Battle Humidity to Avoid Cold Feet

23 10 2012

By Major Per Kristian Dahl, Centre of Excellence for Cold Weather Operations (Norway)

Throughout the centuries battles and wars have been lost because of bad weather conditions. One of the most famous ones is Napoleon’s campaign against Russia in 1812. You have most certainly heard stories from World War I and the problem the soldiers faced in the trenches getting immersion foot (trench foot). This is for many a distant problem ignorant to the fact that this also was a problem for soldiers during the Falklands War and still is especially for units operating in littoral waters. This short introduction in history points out some lessons to be learned. First of all; cold weather is more than low temperatures and includes humidity as well.Secondly; the weather conditions will recur and affect future operations as well.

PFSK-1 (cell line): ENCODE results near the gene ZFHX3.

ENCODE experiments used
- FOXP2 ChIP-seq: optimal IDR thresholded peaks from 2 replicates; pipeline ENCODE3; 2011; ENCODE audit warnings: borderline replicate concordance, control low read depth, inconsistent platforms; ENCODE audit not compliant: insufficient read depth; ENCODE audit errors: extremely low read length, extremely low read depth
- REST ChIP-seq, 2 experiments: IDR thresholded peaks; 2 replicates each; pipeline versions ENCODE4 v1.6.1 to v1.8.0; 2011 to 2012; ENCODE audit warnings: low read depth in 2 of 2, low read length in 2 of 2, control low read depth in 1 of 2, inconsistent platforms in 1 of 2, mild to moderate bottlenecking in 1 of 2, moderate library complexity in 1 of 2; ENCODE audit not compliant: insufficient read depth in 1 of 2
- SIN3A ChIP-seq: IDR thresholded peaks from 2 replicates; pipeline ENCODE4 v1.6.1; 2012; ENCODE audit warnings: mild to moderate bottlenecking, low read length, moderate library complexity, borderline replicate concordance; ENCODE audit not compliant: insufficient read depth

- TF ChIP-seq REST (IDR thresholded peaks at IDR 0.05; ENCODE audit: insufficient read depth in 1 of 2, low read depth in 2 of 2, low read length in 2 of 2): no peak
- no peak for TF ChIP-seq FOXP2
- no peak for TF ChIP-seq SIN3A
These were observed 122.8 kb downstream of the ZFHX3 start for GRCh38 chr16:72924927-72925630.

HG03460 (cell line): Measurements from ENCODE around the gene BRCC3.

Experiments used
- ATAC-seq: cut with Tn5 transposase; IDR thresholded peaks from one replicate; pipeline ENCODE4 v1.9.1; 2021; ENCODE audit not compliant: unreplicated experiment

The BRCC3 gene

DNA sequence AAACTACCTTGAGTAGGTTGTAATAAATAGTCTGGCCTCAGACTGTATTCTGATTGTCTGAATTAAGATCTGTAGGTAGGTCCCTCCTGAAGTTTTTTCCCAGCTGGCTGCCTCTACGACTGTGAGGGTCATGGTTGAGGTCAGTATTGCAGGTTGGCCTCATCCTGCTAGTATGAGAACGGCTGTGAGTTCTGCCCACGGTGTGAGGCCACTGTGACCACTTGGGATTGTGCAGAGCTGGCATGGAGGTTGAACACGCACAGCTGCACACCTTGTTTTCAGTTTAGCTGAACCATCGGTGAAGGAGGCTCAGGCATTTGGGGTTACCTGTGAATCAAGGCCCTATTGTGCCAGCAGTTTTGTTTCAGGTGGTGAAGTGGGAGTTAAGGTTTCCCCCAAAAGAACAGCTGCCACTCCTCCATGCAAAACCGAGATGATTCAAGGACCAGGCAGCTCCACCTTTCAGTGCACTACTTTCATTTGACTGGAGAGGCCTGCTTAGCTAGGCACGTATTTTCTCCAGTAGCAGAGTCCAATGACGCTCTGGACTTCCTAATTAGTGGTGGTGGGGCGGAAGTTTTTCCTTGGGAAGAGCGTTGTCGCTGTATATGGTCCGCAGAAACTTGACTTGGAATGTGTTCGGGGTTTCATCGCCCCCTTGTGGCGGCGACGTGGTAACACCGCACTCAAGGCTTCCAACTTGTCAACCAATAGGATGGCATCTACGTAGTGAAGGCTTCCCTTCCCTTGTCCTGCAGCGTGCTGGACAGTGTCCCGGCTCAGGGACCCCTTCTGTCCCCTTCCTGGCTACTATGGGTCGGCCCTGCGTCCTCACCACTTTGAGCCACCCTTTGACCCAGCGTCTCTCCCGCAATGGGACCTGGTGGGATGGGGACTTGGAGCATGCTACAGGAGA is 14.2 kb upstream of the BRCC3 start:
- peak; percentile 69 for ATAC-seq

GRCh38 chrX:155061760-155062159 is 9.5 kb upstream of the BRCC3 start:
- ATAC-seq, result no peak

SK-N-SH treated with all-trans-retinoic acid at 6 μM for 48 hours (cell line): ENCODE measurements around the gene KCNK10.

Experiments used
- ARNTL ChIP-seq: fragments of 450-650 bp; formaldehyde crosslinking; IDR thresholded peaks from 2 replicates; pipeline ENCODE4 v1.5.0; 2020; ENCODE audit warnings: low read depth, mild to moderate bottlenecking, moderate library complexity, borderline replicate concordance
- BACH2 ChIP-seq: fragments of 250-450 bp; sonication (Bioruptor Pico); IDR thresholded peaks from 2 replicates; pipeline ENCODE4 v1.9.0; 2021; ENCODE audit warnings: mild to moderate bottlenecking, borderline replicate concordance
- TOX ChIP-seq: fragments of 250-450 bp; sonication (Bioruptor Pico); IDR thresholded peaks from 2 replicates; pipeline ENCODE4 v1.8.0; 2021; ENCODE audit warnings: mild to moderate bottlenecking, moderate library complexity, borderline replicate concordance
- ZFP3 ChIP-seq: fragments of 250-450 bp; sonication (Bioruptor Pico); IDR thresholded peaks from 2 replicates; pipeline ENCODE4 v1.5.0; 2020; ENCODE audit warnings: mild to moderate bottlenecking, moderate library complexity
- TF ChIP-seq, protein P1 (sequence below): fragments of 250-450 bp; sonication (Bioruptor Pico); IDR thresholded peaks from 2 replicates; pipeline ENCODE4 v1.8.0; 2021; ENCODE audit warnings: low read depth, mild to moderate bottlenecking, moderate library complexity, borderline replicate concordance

Cold feet feels devastating for many soldiers since it creates more concern, reduces the motivation and combat readiness more than anything else. I have taught some lessons throughout the years, which I will share with you in this article. I will bring you through a short introduction to the multilayer system. Then the article will focus on three faces; preparations before operations, routines during activity and routines in bivouac.

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